Keywords: Bank lending; money creation; money demand; endogenous money; uncovered interest parity; exchange rate determination; international capital flows; gross capital flows
    JEL: E44 E51 F41 F44
    Date: 2019–08–30
  8. By: Eguren-Martin, Fernando (Bank of England); Sokol, Andrej (European Central Bank, Bank of England and CfM)
    Abstract: We document how the entire distribution of exchange rate returns responds to changes in global financial conditions. We measure global financial conditions as the common component of country-specific financial condition indices, computed consistently across a large panel of developed and emerging economies. Based on quantile regression results, we provide a characterisation and ranking of the tail behaviour of a large sample of currencies in response to a tightening of global financial conditions, corroborating some of the prevailing narratives about safe haven and risky currencies. We then carry out a portfolio sorting exercise to identify the macroeconomic fundamentals associated with such different tail behaviour, and find that currency portfolios sorted on the basis of relative interest rates, current account balances and levels of international reserves display a higher likelihood of large losses in response to a tightening of global financial conditions.
    Keywords: Exchange rates; tail risks; financial conditions indices; global financial cycle; quantile regression
    JEL: F31 G15
    Date: 2019–09–16
  9. By: Broadbent, Ben (Bank of England and Centre for Macroeconomics); Di Pace, Federico (Bank of England); Drechsel, Thomas (London School of Economics and Centre for Macroeconomics); Harrison, Richard (Bank of England and Centre for Macroeconomics); Tenreyro, Silvana (Bank of England, Centre for Macroeconomics, CEPR and London School of Economics)
    Abstract: The UK economy has experienced significant macroeconomic adjustments following the 2016 referendum on its withdrawal from the European Union. This paper develops and estimates a small open economy model with tradable and non-tradable sectors to characterise these adjustments. We demonstrate that many of the effects of the referendum result can be conceptualised as news about a future slowdown in productivity growth in the tradable sector. Simulations show that the responses of the model economy to such news are consistent with key patterns in UK data. While overall economic growth slows, an immediate permanent fall in the relative price of non-tradable output (the real exchange rate) induces a temporary ‘sweet spot’ for tradable producers before the slowdown in tradable sector productivity associated with Brexit occurs. Resources are reallocated towards the tradable sector, tradable output growth rises and net exports increase. These developments reverse after the productivity decline in the tradable sector materialises. The negative news about tradable sector productivity also leads to a decline in domestic interest rates relative to world interest rates and to a reduction in investment growth, while employment remains relatively stable. As a by-product of our analysis, we provide a quantitative analysis of the UK business cycle.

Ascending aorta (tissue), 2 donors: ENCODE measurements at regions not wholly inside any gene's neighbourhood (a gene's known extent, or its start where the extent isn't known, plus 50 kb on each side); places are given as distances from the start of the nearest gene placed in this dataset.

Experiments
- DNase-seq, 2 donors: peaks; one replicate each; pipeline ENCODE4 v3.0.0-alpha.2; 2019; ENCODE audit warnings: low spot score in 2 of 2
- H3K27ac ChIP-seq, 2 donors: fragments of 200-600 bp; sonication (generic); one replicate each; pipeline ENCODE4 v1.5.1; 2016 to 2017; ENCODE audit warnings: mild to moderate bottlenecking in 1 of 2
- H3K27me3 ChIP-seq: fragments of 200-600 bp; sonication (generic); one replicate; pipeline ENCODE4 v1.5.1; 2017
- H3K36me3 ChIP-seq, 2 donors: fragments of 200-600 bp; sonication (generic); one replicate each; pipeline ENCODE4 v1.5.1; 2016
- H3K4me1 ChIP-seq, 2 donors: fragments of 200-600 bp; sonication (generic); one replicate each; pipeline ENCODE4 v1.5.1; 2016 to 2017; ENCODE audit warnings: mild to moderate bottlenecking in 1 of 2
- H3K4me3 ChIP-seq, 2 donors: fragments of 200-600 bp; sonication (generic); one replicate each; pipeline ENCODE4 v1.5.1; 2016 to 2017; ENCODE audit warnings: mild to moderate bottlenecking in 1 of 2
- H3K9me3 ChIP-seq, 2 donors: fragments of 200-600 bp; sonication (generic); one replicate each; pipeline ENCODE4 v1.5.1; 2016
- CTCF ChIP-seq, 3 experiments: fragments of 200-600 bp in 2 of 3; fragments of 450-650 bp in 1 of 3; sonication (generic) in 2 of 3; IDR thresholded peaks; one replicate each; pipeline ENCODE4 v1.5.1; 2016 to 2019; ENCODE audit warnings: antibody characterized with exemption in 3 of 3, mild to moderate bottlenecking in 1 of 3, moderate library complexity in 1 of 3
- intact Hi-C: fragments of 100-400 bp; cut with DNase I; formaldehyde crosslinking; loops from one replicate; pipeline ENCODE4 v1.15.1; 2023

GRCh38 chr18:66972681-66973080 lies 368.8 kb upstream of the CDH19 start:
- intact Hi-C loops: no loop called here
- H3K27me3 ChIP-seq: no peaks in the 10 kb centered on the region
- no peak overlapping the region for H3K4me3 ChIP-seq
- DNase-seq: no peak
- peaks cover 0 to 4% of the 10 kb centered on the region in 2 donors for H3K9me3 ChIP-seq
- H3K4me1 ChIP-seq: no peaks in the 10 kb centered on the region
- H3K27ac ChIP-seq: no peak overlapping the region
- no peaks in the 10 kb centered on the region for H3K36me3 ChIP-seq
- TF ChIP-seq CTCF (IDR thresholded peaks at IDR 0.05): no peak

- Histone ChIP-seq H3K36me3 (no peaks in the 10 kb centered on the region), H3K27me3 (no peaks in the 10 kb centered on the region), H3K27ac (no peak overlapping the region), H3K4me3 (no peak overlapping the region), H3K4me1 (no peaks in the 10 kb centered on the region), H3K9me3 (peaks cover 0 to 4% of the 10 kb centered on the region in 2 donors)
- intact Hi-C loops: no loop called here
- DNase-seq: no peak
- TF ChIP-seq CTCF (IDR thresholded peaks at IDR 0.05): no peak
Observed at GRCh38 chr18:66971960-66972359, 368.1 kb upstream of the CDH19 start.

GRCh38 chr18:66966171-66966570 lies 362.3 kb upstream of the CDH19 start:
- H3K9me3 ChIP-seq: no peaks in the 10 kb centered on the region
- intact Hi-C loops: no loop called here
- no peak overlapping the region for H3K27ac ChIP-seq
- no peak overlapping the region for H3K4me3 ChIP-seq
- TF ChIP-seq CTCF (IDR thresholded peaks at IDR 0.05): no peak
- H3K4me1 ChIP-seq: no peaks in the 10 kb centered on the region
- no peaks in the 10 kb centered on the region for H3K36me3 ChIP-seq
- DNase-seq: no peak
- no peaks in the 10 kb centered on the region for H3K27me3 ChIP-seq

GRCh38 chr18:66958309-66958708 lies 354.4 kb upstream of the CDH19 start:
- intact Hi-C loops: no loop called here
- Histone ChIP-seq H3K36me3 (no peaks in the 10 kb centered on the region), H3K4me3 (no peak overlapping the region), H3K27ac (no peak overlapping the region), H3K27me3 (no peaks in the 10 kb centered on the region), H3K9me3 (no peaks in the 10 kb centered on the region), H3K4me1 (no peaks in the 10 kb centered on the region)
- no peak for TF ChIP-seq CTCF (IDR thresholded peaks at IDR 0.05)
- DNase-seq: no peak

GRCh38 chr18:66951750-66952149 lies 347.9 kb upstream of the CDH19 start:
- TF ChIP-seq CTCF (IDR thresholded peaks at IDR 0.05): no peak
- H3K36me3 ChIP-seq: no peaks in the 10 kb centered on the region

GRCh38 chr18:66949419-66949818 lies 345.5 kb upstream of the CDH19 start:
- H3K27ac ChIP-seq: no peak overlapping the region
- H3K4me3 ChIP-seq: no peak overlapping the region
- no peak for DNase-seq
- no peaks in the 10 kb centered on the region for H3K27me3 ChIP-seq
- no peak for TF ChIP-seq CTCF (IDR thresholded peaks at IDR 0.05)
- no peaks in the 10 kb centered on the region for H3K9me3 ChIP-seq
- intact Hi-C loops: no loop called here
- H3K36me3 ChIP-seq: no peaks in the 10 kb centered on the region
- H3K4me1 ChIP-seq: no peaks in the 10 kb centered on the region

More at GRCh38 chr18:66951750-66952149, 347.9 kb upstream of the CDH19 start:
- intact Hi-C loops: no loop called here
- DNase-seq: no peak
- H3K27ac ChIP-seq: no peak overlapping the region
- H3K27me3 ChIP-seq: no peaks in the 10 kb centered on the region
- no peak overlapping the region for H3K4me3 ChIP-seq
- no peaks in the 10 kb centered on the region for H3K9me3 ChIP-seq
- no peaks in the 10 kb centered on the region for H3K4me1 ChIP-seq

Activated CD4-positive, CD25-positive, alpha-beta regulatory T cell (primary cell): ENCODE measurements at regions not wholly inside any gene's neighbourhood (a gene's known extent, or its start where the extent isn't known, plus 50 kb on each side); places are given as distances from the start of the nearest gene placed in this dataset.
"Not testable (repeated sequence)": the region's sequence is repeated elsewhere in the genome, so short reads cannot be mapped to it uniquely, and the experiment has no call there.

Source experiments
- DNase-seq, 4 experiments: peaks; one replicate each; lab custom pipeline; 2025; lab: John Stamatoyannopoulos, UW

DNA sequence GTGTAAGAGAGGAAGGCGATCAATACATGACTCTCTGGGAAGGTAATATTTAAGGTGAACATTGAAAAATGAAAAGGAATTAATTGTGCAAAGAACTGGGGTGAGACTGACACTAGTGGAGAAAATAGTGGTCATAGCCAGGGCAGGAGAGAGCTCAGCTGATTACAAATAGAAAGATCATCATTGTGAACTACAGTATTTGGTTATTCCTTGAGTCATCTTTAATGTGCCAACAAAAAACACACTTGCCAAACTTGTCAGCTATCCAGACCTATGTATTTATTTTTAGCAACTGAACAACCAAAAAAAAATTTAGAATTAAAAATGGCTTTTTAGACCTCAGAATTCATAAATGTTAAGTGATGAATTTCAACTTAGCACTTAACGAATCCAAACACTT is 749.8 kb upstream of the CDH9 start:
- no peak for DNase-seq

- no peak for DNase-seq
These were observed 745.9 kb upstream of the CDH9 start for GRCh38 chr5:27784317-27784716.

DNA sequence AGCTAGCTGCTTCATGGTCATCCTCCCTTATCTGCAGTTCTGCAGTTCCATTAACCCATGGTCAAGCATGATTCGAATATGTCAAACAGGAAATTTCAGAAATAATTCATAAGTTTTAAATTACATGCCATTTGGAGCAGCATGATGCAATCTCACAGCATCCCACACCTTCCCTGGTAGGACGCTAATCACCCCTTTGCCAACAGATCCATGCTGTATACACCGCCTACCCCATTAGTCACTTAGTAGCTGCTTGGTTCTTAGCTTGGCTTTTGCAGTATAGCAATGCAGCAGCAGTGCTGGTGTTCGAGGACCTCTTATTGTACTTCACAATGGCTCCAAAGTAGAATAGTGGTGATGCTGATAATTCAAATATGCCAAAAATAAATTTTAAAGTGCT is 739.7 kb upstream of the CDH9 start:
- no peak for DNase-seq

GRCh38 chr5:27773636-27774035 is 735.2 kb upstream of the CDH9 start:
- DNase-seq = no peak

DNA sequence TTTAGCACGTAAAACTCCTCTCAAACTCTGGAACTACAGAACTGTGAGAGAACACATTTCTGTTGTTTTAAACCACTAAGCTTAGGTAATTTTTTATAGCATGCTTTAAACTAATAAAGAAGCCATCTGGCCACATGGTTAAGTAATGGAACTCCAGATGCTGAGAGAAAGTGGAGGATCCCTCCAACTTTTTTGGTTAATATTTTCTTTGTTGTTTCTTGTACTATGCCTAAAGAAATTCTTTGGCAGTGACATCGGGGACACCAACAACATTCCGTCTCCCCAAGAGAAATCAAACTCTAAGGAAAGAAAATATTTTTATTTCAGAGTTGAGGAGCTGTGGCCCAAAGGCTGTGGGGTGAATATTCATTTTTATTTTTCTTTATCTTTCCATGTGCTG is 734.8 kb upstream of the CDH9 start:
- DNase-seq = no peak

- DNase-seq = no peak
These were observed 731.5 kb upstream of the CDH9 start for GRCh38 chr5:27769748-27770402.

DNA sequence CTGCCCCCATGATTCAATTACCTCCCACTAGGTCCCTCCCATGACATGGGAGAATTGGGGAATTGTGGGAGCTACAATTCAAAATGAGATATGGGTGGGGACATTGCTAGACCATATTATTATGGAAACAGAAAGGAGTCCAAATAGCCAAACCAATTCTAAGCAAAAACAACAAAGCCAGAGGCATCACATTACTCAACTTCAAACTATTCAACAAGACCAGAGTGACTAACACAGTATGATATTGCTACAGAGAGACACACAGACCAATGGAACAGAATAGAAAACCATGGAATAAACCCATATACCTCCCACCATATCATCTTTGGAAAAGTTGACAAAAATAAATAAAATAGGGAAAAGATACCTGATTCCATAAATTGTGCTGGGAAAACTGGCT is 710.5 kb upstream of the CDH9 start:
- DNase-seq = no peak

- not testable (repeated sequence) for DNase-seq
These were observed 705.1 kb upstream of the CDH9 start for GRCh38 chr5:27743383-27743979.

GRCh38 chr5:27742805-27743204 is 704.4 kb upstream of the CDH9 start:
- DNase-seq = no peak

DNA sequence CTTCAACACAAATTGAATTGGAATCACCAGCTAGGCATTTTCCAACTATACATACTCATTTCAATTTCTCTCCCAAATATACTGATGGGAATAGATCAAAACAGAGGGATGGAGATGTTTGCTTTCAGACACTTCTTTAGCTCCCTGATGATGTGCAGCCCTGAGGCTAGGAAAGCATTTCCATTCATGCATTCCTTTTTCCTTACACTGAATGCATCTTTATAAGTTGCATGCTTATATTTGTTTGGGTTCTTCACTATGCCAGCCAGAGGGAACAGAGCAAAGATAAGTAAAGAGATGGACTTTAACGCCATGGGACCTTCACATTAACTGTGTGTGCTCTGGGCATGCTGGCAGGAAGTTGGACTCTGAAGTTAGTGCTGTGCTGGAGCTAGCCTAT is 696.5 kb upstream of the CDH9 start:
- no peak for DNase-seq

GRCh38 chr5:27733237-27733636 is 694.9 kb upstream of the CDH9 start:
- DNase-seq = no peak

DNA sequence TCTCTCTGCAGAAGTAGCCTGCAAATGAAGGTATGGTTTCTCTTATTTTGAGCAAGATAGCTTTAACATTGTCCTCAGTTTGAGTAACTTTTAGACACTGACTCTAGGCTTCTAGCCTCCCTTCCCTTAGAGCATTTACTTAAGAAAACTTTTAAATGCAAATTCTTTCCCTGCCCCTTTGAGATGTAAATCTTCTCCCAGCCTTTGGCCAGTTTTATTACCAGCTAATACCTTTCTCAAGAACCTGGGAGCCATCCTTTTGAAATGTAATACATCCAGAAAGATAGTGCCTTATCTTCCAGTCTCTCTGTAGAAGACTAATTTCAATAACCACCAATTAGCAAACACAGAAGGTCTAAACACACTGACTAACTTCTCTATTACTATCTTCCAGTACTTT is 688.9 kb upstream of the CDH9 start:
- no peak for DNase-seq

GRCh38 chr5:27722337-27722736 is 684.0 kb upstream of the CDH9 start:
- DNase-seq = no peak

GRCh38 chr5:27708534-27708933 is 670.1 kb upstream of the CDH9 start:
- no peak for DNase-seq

Keywords: Brexit; small open economy; productivity; tradable sector; UK economy
    JEL: E13 E32 F17 F47 O16
    Date: 2019–08–27
  10. By: Claudia Maurini (Bank of Italy)
    Abstract: This paper investigates the existence and estimates the magnitude of a financial market stigma associated with the International Monetary Fund’s non-concessional programmes. In particular, it focuses on the impact of IMF non-concessional loans on Emerging Markets’ sovereign spreads, using the propensity score matching methodology to deal with the selection bias problem. We find evidence of higher spreads for countries supported by a non-concessional IMF programme with respect to comparable countries that are not supported by such a programme. This effect may be linked to both a pure financial stigma and the (low) probability of the programme succeeding, as it tends to dissipate towards the end of the programme and to be smaller and less significant if we restrict the sample to non-repeated programmes (more likely to be successful). Finally, we find that precautionary programmes (such as the Flexible Credit Line) have a negative impact on sovereign spreads.
    Keywords: International Monetary Fund, propensity score matching, sovereign spreads, emerging market economies
    JEL: E44 F33 F44 F55 G15
    Date: 2019–11
  11. By: Huber, Florian (University of Salzburg); Rabithsc, Katrin (WU Wien)
    Abstract: In this paper, we reconsider the question how monetary policy influences exchange rate dynamics. To this end, a vector autoregressive (VAR) model is combined with a two country dynamic stochastic general equilibrium (DSGE) model. Instead of focusing exclusively on how monetary policy shocks affect the level of exchange rates, we also analyze how they impact exchange rate volatility. Since exchange rate volatility is not observed, we estimate it alongside the remaining quantities in the model. Our findings can be summarized as follows. Contractionary monetary policy shocks lead to an appreciation of the home currency, with exchange rate responses in the short-run typically undershooting their long-run level of appreciation. They also lead to an increase in exchange rate volatility. Historical and forecast error variance decompositions indicate that monetary policy shocks explain an appreciable amount of exchange rate movements and the corresponding volatility.
    Keywords: Monetary policy; Exchange rate overshooting; stochastic volatility modeling; DSGE priors
    JEL: E43 E52 F31
    Date: 2019–10–22